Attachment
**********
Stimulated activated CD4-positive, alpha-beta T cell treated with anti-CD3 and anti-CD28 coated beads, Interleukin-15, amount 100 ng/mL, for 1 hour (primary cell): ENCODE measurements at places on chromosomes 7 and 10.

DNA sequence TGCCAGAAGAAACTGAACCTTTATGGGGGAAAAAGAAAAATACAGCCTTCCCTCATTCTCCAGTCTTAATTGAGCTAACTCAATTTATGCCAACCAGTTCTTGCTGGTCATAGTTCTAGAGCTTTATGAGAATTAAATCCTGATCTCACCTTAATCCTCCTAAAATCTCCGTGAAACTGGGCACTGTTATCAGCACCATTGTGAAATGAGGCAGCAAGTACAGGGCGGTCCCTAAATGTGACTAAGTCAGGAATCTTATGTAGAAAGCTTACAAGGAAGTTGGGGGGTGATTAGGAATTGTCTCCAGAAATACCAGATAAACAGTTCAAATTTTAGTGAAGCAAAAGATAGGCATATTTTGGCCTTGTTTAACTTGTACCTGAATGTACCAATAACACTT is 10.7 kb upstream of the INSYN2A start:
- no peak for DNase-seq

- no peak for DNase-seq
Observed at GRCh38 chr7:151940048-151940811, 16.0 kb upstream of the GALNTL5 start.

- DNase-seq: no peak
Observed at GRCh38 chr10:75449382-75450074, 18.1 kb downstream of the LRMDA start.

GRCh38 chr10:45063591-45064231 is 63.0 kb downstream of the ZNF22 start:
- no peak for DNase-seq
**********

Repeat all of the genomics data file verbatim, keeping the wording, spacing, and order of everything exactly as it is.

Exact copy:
Stimulated activated CD4-positive, alpha-beta T cell treated with anti-CD3 and anti-CD28 coated beads, Interleukin-15, amount 100 ng/mL, for 1 hour (primary cell): ENCODE measurements at places on chromosomes 7 and 10.

DNA sequence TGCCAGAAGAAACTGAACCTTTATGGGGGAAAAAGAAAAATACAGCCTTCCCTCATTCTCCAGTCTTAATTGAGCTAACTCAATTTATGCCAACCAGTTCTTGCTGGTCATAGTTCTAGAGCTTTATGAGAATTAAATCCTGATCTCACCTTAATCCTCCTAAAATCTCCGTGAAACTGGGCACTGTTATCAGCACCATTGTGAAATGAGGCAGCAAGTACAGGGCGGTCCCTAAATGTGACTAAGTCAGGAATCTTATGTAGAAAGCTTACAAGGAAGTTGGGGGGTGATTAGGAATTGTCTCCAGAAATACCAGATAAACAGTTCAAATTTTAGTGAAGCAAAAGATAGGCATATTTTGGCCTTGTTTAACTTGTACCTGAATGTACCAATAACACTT is 10.7 kb upstream of the INSYN2A start:
- no peak for DNase-seq

- no peak for DNase-seq
Observed at GRCh38 chr7:151940048-151940811, 16.0 kb upstream of the GALNTL5 start.

- DNase-seq: no peak
Observed at GRCh38 chr10:75449382-75450074, 18.1 kb downstream of the LRMDA start.

GRCh38 chr10:45063591-45064231 is 63.0 kb downstream of the ZNF22 start:
- no peak for DNase-seq